The Inquiry concluded in 2008 with a flat denial of Romanian involvement in or knowledge of the black site network.
Reprieve investigators have now discovered multiple failures by the Inquiry, conducted by a Romanian Parliamentary Commission led by MEP Norica Nicolai, and have labelled its seven-page report a ‘whitewash’.
Despite reviewing 4000 documents over two years, the Inquiry mysteriously failed to notice key suspicious flights into and out of Romania. The flights have been identified by Reprieve in the course of its investigation into private renditions contractor Computer Sciences Corporation (CSC).
Reprieve can today reveal the following flights ignored by the Inquiry:
- Gulfstream IV with tailnumber N288KA flew from Kabul to Bucharest via Amman on 31 July 2004. It stayed less than 90 minutes in Bucharest before returning to Washington DC via Prague and Gander. CSC budgeted $248,000 for this trip, including $60,000 of “mission specific costs”.
- Gulfstream IV with tailnumber N308AB flew from Romania to Morocco and then on to Kabul and Algeria between 23 Aug. 2004 and 28 Aug. 2004. CSC budgeted $437,000 for this trip, including over $143,000 of “mission specific costs”.
- Gulfstream IV with tailnumber N789DK flew from Romania to Kabul via Amman on 20 Oct. 2004. CSC budgeted a total of $337,000 for this trip.
- Boeing 737 with tailnumber N787WH flew from Morocco to Romania and onwards to Lithuania on 18 Feb. 2005. Leaving Romania, the plane filed a false flight plan giving its destination as Gothenburg, Sweden, but the Lithuanian parliamentary inquiry confirmed its arrival in Lithuania from Romania. CSC paid almost $400,000 for the round trip.
- Gulfstream IV with tailnumber N308AB flew from Romania to Tirana, Albania, arriving at 22:38 on 5 Oct. 2005, where its pilot was instructed to “drop all PAX [passengers]”. N787WH, also contracted by CSC, was already waiting for them and left Tirana soon after, heading to Lithuania, although it had filed a flight plan to Tallinn in nearby Estonia.
- Gulfstream IV with tailnumber N1HC flew from Romania to Amman, arriving just after midnight on 6 Nov. 2005. In Amman, another Gulfstream, N248AB, was waiting for it. This plane then departed for Kabul approximately 30 minutes later.
In December 2011, Associated Press and ARD Panorama revealed that former US intelligence officials had identified a secret CIA prison location in central Bucharest, “hiding in plain sight”. According to their report, the Romanian Inquiry had looked only for detention facilities “at or near” airports – another sign of its restricted and insufficient scope.
Reprieve investigator Crofton Black said: “As more and more data on renditions contracting comes to light, it’s clear that the Romanian inquiry was anything but comprehensive. It’s now evident that many of the probable rendition flights passing through Romania were never even noticed by the Parliamentary Inquiry. CSC’s involvement in Romania in 2004 and 2005 demonstrates a consistent pattern of behaviour which the Romanian Inquiry did not even begin to explore, let alone explain.”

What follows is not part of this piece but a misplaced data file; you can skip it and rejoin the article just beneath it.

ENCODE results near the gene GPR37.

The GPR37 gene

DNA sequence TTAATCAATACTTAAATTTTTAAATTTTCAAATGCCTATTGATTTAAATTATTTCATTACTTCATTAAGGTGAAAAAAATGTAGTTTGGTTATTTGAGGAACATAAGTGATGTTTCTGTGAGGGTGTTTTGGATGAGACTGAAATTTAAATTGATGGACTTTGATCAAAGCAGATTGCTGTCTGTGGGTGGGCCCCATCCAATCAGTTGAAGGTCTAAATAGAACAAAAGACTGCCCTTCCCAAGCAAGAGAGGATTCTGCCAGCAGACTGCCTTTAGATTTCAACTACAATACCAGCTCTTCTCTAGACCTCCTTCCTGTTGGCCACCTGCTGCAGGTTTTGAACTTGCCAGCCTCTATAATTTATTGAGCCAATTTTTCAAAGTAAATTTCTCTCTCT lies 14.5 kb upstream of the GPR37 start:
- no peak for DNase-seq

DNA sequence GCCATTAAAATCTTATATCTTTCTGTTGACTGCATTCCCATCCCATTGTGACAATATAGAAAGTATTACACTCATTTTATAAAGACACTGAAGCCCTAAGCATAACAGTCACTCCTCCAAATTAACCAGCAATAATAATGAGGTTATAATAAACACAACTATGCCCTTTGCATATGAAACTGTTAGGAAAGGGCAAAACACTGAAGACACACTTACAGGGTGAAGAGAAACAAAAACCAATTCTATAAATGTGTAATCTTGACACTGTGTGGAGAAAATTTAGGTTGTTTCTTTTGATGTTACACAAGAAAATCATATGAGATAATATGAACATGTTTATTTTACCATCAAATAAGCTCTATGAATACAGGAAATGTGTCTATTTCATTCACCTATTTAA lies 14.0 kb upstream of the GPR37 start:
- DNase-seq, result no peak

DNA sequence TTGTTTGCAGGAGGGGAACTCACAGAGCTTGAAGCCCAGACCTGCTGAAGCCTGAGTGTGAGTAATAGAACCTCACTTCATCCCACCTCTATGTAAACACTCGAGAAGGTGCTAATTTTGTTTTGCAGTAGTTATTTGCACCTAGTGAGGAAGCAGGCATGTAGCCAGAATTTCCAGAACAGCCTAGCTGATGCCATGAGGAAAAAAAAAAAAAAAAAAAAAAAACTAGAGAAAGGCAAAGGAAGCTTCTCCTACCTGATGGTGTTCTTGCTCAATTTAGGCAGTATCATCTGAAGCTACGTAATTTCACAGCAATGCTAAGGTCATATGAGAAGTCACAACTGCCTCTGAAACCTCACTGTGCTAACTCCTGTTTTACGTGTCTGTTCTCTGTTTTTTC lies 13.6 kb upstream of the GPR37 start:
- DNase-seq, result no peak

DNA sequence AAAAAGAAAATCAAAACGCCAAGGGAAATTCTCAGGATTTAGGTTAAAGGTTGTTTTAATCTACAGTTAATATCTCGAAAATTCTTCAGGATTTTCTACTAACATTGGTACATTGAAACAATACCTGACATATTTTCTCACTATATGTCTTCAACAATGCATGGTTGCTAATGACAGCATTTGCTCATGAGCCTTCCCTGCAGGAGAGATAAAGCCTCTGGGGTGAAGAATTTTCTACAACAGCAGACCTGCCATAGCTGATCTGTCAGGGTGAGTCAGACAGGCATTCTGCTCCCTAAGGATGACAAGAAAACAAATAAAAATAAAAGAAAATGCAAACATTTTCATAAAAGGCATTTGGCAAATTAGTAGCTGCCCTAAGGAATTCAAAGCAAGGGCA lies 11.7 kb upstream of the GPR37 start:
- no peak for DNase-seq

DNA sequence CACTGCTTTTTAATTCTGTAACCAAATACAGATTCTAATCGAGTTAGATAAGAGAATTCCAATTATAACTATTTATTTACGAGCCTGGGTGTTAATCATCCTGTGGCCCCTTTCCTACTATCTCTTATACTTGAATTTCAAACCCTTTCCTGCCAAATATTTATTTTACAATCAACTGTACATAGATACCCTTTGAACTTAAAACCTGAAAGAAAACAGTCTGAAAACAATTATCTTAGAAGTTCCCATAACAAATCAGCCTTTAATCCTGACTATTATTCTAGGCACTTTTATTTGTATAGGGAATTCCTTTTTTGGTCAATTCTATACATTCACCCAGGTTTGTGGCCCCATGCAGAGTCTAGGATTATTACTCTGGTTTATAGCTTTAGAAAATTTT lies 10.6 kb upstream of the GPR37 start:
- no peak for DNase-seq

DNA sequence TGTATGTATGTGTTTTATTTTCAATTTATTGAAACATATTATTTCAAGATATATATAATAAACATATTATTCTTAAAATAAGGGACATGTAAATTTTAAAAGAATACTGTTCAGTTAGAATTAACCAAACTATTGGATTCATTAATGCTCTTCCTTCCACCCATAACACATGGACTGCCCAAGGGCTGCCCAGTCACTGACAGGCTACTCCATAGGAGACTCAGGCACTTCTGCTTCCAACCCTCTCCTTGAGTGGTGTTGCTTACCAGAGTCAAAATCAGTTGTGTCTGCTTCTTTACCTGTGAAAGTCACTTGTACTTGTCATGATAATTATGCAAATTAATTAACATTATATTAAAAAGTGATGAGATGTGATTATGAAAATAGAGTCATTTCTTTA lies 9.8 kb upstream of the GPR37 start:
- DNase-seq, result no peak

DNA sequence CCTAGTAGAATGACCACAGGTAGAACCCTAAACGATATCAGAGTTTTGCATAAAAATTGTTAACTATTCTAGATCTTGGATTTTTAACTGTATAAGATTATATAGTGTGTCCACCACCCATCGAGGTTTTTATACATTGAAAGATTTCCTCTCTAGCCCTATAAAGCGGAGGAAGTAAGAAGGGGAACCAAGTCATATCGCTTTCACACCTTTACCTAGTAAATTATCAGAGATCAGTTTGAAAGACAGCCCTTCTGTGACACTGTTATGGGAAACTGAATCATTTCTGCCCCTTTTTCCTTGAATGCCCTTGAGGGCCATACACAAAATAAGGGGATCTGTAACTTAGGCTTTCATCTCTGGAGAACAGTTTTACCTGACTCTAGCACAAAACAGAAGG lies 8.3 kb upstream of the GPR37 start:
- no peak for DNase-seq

Notes to editors
1. The Romanian commission presented the results of limited inquiries into N379P, N313P and Richmor Aviation’s N85VM but made no mention of N248AB, N288KA, N308AB, N789DK or N787WH. Nor did it mention CSC’s role in flights into and out of Romania. CSC’s contractors had concealed the itineraries of flights between prison locations, including in Romania, by filing false flight plans and using two planes to complete a trip so that no single plane’s flight plan records the whole journey. Earlier this year, CSC refused to sign the Zero Tolerance for Torture Pledge. The company is now the subject of investigation by several of its major investors for failing to repudiate involvement in secret prisons. For further information see http://www.reprieve.org.uk/articles/csc/.
2. On 5 December 2005, ABC News reported that prisoners were moved from identified European black sites prior to Secretary of State Condolezza Rice’s visit to Romania on that day [http://abcnews.go.com/WNT/Investigation/story?id=1375123]. Flight data analysed by Reprieve indicates that planes linked to rendition missions flew from Romania to Lithuania and Afghanistan in October and November 2005.
3. Reprieve, a legal action charity, uses the law to enforce the human rights of prisoners, from death row to Guantánamo Bay. Reprieve investigates, litigates and educates, working on the frontline, to provide legal support to prisoners unable to pay for it themselves. Reprieve promotes the rule of law around the world, securing each person’s right to a fair trial and saving lives. Clive Stafford Smith is the founder of Reprieve and has spent 25 years working on behalf of people facing the death penalty in the USA.
Reprieve’s current casework involves representing 15 prisoners in the US prison at Guantánamo Bay, assisting over 70 prisoners facing the death penalty around the world, and conducting ongoing investigations into the rendition and the secret detention of ‘ghost prisoners’ in the so-called ‘war on terror.’ Follow Reprieve on twitter: @ReprieveUK; if you were forwarded this release, sign up to join our press mailing list.